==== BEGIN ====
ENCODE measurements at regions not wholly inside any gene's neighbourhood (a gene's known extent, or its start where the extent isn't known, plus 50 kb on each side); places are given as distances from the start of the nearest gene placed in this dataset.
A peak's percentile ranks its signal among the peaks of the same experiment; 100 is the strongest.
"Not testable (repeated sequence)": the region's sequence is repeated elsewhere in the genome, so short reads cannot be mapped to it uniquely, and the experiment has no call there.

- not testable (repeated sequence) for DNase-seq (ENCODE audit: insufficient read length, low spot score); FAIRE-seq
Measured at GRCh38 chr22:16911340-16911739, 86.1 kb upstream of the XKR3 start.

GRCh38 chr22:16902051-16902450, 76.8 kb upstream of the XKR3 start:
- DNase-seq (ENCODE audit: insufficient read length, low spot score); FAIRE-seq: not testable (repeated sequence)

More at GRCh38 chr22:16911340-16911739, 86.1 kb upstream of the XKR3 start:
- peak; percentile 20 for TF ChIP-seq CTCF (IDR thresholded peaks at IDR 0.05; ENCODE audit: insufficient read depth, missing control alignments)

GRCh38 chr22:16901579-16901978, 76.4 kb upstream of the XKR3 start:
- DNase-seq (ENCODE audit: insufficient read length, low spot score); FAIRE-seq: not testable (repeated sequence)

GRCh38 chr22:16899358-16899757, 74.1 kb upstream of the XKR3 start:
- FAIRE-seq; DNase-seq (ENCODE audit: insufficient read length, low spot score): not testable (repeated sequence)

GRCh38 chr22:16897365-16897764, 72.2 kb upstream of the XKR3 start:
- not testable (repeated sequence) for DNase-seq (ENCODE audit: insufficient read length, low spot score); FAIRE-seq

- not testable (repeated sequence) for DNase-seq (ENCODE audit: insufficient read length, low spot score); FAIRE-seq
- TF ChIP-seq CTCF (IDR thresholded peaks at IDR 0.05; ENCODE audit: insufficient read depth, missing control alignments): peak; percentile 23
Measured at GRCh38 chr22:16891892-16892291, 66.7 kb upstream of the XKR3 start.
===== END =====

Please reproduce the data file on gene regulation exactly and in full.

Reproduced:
ENCODE measurements at regions not wholly inside any gene's neighbourhood (a gene's known extent, or its start where the extent isn't known, plus 50 kb on each side); places are given as distances from the start of the nearest gene placed in this dataset.
A peak's percentile ranks its signal among the peaks of the same experiment; 100 is the strongest.
"Not testable (repeated sequence)": the region's sequence is repeated elsewhere in the genome, so short reads cannot be mapped to it uniquely, and the experiment has no call there.

- not testable (repeated sequence) for DNase-seq (ENCODE audit: insufficient read length, low spot score); FAIRE-seq
Measured at GRCh38 chr22:16911340-16911739, 86.1 kb upstream of the XKR3 start.

GRCh38 chr22:16902051-16902450, 76.8 kb upstream of the XKR3 start:
- DNase-seq (ENCODE audit: insufficient read length, low spot score); FAIRE-seq: not testable (repeated sequence)

More at GRCh38 chr22:16911340-16911739, 86.1 kb upstream of the XKR3 start:
- peak; percentile 20 for TF ChIP-seq CTCF (IDR thresholded peaks at IDR 0.05; ENCODE audit: insufficient read depth, missing control alignments)

GRCh38 chr22:16901579-16901978, 76.4 kb upstream of the XKR3 start:
- DNase-seq (ENCODE audit: insufficient read length, low spot score); FAIRE-seq: not testable (repeated sequence)

GRCh38 chr22:16899358-16899757, 74.1 kb upstream of the XKR3 start:
- FAIRE-seq; DNase-seq (ENCODE audit: insufficient read length, low spot score): not testable (repeated sequence)

GRCh38 chr22:16897365-16897764, 72.2 kb upstream of the XKR3 start:
- not testable (repeated sequence) for DNase-seq (ENCODE audit: insufficient read length, low spot score); FAIRE-seq

- not testable (repeated sequence) for DNase-seq (ENCODE audit: insufficient read length, low spot score); FAIRE-seq
- TF ChIP-seq CTCF (IDR thresholded peaks at IDR 0.05; ENCODE audit: insufficient read depth, missing control alignments): peak; percentile 23
Measured at GRCh38 chr22:16891892-16892291, 66.7 kb upstream of the XKR3 start.